Kia ora - hello, hi, gidday, good morning, good afternoon, good evening
Haere mai - welcome
Haere ra - farewell
Kai - food
Kumara - sweet potato
Hangi - Maori feast cooked underground
Ka pai - good, well done!
Wai - water
Whanau - family
Whare - house
Aotearoa - New Zealand
What is New Zealand food like?
Fresh and vibrant, New Zealand's wine and food is amongst the best in the world. New Zealand’s ‘Pacific Rim’ cuisine style draws inspiration from regions and countries such as Europe, the Mediterranean, Thailand, Malaysia, Polynesia, and Vietnam. An island nation with a primarily agricultural economy, New Zealand enjoys excellent local produce from the land and sea. This unique blend of influences and excellent produce has created a mouth-watering range of flavours and food available from cafés and restaurants throughout the country.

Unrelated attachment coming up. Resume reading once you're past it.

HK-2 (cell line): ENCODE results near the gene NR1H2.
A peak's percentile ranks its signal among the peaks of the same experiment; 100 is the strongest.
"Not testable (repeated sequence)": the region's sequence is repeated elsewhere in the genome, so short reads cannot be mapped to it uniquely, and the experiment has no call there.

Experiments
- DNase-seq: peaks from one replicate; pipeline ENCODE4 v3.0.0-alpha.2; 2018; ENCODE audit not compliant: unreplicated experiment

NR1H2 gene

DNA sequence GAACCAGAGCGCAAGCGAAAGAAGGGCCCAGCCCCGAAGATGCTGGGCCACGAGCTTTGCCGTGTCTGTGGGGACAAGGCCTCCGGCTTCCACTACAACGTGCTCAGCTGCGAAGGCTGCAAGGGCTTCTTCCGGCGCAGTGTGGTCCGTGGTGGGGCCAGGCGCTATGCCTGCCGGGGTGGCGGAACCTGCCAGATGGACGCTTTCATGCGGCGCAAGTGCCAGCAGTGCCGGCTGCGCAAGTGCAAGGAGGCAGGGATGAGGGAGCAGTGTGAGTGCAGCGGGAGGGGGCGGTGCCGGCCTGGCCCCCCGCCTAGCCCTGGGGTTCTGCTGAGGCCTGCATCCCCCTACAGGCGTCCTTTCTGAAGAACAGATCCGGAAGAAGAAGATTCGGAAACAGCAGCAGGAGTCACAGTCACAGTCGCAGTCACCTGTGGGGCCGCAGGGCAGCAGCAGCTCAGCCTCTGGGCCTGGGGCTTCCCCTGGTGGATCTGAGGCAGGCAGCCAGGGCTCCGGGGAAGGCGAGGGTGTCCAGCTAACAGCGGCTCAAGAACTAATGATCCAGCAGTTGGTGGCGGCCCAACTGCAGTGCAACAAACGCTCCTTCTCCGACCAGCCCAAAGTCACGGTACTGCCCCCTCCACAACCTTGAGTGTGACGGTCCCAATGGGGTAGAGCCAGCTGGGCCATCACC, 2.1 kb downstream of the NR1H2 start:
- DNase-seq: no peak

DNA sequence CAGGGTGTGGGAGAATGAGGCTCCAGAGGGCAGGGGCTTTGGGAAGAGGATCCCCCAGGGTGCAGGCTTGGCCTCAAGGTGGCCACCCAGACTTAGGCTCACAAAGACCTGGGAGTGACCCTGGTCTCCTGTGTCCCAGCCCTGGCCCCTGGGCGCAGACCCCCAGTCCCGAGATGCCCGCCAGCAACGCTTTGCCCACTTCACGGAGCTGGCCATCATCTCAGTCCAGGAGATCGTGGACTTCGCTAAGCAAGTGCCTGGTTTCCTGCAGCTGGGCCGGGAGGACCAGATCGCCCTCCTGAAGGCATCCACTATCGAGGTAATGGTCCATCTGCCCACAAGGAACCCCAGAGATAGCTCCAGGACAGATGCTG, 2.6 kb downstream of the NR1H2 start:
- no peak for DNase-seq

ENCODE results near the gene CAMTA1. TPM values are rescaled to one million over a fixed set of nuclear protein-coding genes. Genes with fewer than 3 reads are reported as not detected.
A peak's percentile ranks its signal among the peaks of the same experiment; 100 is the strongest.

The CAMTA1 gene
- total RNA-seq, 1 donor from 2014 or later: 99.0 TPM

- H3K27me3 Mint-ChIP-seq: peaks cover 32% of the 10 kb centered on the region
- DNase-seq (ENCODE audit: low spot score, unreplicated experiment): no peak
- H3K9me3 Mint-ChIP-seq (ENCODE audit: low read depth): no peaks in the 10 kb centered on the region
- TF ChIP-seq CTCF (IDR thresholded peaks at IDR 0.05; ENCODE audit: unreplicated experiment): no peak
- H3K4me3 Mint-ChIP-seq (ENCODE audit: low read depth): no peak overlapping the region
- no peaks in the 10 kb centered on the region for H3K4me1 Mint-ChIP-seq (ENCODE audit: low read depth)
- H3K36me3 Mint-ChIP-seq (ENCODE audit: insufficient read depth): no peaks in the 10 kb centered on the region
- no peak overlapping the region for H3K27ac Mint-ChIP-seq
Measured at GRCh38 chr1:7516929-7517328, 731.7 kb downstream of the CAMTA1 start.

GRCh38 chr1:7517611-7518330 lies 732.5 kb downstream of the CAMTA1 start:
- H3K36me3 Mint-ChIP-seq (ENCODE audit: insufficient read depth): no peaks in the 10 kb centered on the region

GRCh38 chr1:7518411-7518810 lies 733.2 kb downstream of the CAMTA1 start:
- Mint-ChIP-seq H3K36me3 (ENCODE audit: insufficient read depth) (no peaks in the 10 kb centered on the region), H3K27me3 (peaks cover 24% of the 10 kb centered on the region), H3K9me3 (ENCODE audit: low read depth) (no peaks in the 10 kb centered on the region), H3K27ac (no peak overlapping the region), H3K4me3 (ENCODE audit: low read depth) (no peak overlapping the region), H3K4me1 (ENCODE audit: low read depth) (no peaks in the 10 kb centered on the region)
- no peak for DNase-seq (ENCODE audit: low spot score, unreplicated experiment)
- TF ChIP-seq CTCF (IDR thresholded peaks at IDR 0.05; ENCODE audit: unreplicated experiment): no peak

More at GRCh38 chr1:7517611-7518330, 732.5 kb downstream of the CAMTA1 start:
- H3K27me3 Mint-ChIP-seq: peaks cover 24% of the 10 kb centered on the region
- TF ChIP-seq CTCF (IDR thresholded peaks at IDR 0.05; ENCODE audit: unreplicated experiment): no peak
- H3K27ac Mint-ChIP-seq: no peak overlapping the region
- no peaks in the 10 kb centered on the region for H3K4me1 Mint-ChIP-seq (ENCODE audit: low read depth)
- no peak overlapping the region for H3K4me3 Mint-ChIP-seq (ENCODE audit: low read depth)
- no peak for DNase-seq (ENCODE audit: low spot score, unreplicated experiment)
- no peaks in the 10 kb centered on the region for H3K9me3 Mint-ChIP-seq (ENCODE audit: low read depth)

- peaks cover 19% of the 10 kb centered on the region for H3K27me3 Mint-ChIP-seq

For cuisine that has a distinctly New Zealand flavour – try Canterbury lamb; South Island venison/cervena; crayfish; Bluff oysters; paua (abalone); West Coast whitebait; Akaroa salmon; green-lipped mussels; kumara (sweet potato); Stewart Island blue cod; Central Otago stone fruit especially apricots and cherries; and kiwifruit.
No visit to New Zealand is complete without sampling our national dessert, Pavlova – made from meringue and served with whipped cream and usually topped with kiwifruit or berries. For a truly New Zealand experience, you cannot miss the distinctive flavour of the Maori hangi (pronounced hung-ee). Cooked underground, a deep hole is dug, lined with heated river stones and covered with vegetation. The food including chicken, pork, lamb, potatoes, kumara (sweet potato), and corn is placed on top and then sprinkled with water before being sealed with more vegetation. The hole is then filled with earth and left to steam for several hours. The result is delicious steamed food with a unique smoky flavour. In Rotorua, some hangi’s take advantage of the natural geothermal activity and use natural steam to cook the food. There are a variety of tourism operators in Rotorua who provide hangi food along with a Maori cultural performance – a not to be missed experience!